Seriously, now that I've gotten used to them, I wish that I could afford to buy one set for every member of my family. They are just that good.
Comment Comments (33) | Permalink | Most recent comment: May 18, 2014 12:58 PM BST


Absolution Gap
Absolution Gap
by Alastair Reynolds
Edition: Paperback
Price: 6.29

1 of 2 people found the following review helpful
2.0 out of 5 stars Where's the rest of it? I think Reynolds is bored with the series., 24 Mar 2010
This review is from: Absolution Gap (Paperback)
As others have said, read Revelation Space and Redemption Ark before this one. The series has been engaging, as a whole, and I've enjoyed it; that is, until I finished this book.

If you ignore the last 100 pages or so, this is a really great book and would probably elicit 4 stars. It has all of the elements of a good story.

Having said that, there are a number of events that happen for no reason, as if Reynolds had come up with a great sub plot only to decide not to follow but it and then doesn't bother to go back to edit it out.

There are huge gaps in the storyline where there have been major revelations and they are simply glossed over with a monologues or some footnotes. For a while there, I'd thought that maybe I'd missed an entire book. And then there's the casual way in which he discards his characters in, what appears to be, a vain attempt to make a misguided point. About 100 pages into the book, I started to get the impression that Reynolds was getting bored with this series.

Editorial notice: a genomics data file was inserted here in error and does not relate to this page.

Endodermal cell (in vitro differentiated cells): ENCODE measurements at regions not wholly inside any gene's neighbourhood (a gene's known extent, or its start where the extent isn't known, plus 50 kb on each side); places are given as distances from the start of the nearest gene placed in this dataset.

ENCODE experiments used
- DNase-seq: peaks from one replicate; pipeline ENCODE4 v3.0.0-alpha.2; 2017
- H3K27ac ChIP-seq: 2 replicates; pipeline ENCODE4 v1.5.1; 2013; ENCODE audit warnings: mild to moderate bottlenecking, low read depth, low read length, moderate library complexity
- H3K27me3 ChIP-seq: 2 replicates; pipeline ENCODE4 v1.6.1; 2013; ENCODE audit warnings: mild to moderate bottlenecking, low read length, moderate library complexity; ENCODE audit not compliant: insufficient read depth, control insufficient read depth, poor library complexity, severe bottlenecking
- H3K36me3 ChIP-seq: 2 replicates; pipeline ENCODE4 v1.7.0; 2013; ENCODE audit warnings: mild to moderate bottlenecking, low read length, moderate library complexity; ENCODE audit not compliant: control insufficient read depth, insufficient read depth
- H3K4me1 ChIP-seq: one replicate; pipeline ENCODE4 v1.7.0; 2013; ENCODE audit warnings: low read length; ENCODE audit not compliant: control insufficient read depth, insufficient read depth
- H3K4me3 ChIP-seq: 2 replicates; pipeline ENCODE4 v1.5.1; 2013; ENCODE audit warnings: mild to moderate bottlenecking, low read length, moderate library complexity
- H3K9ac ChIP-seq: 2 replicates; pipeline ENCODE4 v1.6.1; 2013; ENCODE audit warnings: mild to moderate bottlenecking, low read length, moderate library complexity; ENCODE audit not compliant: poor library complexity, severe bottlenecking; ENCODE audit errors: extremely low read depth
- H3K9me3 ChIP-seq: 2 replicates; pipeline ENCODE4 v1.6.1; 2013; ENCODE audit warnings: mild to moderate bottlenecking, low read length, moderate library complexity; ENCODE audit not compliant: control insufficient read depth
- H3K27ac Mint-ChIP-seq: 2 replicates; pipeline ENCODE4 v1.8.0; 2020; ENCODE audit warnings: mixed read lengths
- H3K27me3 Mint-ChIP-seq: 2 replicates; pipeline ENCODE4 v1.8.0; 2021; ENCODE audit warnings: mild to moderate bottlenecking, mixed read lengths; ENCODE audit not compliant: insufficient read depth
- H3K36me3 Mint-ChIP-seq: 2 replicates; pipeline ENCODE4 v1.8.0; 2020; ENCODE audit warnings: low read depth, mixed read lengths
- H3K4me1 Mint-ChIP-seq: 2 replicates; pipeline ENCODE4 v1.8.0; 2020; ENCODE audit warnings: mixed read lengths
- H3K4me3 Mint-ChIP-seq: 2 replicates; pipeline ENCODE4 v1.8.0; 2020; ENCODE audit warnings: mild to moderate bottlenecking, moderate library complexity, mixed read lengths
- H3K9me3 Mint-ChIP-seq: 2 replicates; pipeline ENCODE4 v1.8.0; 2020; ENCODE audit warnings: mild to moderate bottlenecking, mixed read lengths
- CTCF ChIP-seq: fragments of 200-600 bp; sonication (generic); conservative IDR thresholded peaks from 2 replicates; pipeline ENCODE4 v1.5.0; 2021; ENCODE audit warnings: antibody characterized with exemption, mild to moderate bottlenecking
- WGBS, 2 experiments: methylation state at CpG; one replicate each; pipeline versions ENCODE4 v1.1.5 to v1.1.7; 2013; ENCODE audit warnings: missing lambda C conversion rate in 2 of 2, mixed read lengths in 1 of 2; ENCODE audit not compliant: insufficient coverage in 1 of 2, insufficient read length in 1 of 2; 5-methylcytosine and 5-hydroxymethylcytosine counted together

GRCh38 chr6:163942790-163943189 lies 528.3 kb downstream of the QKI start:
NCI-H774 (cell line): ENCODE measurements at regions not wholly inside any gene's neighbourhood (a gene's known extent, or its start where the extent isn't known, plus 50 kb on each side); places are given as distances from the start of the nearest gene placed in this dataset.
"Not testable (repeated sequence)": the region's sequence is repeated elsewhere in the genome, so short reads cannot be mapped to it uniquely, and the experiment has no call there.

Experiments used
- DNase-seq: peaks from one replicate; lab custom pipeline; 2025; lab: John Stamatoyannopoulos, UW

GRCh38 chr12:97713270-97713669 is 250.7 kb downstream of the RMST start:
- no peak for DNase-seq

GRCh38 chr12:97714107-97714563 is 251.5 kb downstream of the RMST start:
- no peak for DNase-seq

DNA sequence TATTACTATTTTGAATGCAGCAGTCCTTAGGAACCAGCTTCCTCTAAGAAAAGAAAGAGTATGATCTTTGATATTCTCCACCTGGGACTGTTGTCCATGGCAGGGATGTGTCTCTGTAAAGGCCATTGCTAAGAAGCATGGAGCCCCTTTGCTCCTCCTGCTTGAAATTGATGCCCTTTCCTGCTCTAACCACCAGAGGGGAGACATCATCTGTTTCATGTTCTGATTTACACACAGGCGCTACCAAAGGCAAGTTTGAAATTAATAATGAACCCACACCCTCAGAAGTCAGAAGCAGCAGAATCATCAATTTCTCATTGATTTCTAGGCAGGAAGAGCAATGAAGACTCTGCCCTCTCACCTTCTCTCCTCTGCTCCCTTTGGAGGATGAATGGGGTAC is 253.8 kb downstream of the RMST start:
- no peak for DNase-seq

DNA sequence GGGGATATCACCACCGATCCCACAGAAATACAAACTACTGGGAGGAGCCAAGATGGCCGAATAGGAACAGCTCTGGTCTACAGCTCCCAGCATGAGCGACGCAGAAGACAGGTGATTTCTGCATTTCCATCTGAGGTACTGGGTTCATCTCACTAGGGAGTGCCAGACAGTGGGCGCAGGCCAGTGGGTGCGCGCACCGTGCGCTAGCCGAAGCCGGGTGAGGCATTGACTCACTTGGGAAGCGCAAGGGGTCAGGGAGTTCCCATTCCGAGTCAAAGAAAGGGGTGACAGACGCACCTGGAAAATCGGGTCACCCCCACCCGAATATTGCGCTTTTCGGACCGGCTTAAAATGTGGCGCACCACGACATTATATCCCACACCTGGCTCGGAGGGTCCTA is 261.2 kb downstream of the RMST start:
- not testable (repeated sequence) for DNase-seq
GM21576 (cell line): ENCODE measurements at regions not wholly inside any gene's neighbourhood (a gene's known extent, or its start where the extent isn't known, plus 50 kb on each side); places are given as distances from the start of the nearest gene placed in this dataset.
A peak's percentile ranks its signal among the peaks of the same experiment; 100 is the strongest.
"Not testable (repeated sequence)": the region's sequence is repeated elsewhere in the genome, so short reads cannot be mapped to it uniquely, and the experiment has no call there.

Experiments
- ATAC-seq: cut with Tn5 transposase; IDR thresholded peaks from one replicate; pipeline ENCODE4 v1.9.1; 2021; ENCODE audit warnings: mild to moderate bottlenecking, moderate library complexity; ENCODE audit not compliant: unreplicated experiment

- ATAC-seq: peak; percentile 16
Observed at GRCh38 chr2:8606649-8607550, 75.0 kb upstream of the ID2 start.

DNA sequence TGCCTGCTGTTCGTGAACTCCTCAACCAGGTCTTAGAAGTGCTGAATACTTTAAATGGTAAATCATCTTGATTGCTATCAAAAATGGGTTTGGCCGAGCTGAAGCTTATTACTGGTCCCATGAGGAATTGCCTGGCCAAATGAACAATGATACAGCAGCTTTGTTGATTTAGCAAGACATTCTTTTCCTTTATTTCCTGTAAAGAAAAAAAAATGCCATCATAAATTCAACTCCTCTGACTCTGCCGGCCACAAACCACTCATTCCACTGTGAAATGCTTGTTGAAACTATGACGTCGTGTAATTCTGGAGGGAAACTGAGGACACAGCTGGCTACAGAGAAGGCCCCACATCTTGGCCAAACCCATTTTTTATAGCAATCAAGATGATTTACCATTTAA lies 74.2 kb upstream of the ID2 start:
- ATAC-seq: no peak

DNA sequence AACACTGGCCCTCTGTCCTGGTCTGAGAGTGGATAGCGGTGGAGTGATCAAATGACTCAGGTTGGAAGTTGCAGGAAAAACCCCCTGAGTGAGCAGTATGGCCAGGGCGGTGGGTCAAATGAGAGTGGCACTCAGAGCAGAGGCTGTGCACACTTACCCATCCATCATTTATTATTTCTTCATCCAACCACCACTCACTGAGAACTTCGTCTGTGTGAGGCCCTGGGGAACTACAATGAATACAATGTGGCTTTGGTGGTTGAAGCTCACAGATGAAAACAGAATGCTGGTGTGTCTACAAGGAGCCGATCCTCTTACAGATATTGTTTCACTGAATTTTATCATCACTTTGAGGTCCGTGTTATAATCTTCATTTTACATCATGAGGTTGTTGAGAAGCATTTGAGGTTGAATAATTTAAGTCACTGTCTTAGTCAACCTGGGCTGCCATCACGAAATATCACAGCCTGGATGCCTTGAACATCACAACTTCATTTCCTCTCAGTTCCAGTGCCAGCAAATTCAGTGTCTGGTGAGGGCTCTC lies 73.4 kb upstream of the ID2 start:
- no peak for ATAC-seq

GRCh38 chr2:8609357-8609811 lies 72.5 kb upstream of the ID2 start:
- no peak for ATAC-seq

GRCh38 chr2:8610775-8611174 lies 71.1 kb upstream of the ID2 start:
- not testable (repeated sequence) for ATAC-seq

But the downward spiral, for me, started at about page 590 (ish). It was here that, with 100 pages left, I realized that I was in for a disappointing ending. The plot was developing well throughout out but as the remaining page count diminished, I knew that I was in for a Deus-Ex Machina ending. In some respects, I'm happy that i was wrong. In others, I would have preferred the old cliche ending to the one that I got.

Page 690 was "wow, have we got a journey ahead of us"
Page 690-693 was "ZOMG! I was supposed to have this to the publisher 3 hours ago!"
Page 694 was "Ooops, I forgot to set myself up for a sequel! I know, i'll put three pages worth of references to this last one to make it look like I'd planned this all along!"

Honestly, had the book ended at page 690, I would have really enjoyed this book. But those last few pages were the barrage that sank the Hood. One cataclysmic explosion and then nothing but a sinking hulk of glowing iron.